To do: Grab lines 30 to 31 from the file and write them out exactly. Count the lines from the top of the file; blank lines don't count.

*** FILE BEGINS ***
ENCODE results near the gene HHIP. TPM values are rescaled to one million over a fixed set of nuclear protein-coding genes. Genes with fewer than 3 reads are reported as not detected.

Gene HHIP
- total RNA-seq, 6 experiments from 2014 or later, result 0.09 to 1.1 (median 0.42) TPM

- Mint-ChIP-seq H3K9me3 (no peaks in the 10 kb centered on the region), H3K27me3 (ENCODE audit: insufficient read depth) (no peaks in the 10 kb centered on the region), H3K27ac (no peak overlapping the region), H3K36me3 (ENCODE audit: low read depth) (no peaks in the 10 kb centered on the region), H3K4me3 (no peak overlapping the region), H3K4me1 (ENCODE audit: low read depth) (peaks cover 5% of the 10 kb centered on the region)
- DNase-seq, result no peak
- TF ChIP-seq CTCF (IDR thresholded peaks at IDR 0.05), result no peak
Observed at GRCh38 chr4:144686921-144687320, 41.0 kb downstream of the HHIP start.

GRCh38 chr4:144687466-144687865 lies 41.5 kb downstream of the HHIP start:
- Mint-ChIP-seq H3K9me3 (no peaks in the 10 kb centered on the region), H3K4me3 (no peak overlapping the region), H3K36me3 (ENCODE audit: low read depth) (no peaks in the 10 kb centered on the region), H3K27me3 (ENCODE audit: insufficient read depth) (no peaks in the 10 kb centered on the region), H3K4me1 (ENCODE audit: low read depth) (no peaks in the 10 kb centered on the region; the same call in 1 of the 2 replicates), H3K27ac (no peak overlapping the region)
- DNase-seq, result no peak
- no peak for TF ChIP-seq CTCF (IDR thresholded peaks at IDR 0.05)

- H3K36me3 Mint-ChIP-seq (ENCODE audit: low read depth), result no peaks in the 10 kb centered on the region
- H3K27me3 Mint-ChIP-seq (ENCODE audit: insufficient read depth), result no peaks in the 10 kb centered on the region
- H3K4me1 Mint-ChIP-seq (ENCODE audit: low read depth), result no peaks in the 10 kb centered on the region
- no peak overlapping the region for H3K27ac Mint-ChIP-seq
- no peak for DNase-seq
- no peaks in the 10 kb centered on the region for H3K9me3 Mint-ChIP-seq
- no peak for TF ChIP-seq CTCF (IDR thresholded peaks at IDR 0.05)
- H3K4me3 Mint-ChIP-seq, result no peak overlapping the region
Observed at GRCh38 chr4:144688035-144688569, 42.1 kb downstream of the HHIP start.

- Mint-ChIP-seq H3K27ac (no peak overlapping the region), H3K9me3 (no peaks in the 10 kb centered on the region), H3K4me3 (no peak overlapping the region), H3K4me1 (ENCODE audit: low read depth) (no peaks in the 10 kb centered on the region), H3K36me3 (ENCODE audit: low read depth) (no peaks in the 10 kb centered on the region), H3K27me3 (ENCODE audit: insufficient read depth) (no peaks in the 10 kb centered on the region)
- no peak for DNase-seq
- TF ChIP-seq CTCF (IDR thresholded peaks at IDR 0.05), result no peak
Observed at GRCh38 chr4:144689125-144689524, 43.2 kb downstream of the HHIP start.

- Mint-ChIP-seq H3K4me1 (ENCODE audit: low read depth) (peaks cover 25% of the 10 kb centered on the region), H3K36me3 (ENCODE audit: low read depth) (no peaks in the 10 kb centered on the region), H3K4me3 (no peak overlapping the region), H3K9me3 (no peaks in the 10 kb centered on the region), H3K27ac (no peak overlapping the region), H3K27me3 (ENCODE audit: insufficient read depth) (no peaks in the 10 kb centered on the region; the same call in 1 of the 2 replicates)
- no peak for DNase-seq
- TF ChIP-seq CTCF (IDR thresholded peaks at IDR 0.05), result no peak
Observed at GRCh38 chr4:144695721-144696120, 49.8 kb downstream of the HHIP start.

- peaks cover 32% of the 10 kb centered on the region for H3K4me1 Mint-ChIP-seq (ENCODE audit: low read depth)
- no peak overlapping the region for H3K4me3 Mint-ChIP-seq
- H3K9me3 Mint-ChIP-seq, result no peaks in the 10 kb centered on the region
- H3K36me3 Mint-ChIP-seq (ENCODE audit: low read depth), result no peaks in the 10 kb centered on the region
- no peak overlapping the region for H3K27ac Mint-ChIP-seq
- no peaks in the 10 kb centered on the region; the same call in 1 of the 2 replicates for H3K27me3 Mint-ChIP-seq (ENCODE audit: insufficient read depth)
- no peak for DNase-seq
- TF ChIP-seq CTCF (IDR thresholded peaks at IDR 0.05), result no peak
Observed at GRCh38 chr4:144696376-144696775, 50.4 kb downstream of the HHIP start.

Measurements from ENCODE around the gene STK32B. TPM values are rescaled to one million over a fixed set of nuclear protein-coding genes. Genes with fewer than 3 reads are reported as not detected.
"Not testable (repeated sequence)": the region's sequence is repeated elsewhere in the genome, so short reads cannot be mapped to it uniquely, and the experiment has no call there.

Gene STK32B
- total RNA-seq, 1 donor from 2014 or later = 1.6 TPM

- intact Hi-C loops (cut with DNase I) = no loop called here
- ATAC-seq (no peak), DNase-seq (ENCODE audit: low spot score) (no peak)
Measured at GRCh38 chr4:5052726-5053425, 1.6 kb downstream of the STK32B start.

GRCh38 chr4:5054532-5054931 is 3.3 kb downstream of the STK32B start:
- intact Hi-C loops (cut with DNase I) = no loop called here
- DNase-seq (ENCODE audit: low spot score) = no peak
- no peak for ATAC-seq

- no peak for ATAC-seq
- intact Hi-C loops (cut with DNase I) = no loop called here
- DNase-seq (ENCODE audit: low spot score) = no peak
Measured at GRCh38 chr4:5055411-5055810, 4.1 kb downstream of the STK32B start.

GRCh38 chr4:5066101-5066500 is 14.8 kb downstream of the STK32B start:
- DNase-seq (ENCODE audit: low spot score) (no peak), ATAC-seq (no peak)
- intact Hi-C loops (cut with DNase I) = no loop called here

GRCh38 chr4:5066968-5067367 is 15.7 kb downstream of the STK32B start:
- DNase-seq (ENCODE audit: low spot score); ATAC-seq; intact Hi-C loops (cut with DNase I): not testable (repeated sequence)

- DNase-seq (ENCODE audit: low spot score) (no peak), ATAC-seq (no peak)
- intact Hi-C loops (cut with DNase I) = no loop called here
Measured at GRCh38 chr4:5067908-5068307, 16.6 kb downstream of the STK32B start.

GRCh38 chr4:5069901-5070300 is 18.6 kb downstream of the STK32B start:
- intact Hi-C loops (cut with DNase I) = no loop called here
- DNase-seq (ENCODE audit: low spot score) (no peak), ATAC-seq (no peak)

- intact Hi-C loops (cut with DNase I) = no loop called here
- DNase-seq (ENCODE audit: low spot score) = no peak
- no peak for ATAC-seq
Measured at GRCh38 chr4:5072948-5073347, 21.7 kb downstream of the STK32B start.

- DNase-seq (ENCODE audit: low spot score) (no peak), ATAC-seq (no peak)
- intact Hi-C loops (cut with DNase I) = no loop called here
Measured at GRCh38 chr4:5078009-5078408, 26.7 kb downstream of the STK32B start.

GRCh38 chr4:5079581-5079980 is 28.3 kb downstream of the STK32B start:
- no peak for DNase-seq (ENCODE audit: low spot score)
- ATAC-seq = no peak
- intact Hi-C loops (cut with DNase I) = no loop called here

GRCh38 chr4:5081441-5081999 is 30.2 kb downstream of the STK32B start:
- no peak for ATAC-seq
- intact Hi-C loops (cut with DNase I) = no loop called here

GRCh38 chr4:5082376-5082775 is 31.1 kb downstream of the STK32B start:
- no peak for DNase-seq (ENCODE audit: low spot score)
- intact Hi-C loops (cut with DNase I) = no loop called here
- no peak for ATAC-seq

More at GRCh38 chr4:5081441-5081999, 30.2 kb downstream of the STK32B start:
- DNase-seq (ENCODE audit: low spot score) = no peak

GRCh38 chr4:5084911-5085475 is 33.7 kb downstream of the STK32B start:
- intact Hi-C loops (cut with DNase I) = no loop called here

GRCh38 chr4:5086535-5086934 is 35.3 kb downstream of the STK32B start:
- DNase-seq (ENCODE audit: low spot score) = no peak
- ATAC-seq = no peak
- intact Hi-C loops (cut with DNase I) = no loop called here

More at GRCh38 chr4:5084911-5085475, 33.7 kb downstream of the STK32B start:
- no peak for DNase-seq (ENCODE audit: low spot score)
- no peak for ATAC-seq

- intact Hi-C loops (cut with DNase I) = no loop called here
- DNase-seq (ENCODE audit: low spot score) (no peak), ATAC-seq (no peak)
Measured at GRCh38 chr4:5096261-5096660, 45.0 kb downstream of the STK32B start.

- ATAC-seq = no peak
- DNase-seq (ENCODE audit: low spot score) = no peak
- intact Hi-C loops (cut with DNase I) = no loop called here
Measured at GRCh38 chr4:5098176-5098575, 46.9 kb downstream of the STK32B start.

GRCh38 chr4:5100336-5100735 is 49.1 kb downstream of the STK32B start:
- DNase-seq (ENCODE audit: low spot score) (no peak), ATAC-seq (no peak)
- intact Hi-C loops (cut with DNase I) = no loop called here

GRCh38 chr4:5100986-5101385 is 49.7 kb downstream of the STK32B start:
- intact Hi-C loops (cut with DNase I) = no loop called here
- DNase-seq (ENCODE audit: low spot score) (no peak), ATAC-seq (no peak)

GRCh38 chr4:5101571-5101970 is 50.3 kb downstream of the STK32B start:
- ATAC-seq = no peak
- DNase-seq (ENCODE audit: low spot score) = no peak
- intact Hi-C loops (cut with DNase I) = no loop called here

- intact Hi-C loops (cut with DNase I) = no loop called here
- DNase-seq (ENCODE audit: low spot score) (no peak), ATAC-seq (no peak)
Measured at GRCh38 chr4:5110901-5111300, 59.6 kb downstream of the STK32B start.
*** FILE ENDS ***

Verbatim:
- no peak overlapping the region for H3K4me3 Mint-ChIP-seq
- H3K9me3 Mint-ChIP-seq, result no peaks in the 10 kb centered on the region